June 1, 2012
The Friday (6/1/12) Washington Times carries an important article by Charles Hutzler (AP) giving an overview of how intensively dissidents are watched/harassed in China. (See Targeted Dissidents Closely Watched: Activist Teacher Not Allowed in Classroom; Survillance Posted Outside Home.) The story describes the intensive surveillance of a school teacher, Mr. Yao Lifa, whose misdeed is decades of campaigning for democratic elections.
State surveillance is increasing not decreasing:
While China has long been a police state, controls on these nonoffenders mark a new expansion of police resources at a time the authoritarian leadership is consumed with keeping its hold over a fast-changing society.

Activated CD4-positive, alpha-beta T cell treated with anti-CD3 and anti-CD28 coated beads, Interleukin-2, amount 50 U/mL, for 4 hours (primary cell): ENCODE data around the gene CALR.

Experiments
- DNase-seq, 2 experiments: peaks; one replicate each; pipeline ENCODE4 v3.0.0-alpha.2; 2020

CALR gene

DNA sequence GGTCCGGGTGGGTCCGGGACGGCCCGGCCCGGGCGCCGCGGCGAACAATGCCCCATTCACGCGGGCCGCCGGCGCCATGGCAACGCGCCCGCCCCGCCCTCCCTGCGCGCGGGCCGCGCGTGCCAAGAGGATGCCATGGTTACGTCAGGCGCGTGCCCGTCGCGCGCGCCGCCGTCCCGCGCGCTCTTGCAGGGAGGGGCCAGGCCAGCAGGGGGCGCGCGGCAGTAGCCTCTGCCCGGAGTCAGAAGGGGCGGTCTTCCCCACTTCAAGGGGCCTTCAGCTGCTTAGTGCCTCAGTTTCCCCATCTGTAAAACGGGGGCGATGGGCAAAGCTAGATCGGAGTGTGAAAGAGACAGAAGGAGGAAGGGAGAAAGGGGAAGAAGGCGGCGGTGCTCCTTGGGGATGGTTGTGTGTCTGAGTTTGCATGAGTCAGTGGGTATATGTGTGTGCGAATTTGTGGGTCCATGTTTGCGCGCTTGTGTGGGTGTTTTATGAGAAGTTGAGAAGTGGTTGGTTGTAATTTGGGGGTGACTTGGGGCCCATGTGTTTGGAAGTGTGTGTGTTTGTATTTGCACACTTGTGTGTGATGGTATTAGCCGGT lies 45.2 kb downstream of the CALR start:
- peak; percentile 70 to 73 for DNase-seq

Co-workers, neighbors, government office workers, unemployed young toughs and gang members are being used to monitor perceived troublemakers, according to rights groups and people under surveillance.
Social activists that no one has ever heard of have 10 people watching them, said Nicholas Bequelin, a researcher with Human Rights Watch The task is to identify and nip in the bud any destabilizing factors for the regime.
According to the article on any given day from 14 to 50 people are on the local payroll for Yaos surveillance. Furthermore, in a far southern county, Yunan, more than a quarter of its 6,700 officials are on the stability payroll, the magazine Caijing reported last year.
This story helps put the oppressive security around Chen Guangcheng in perspective: it is not an accident or isolated incident.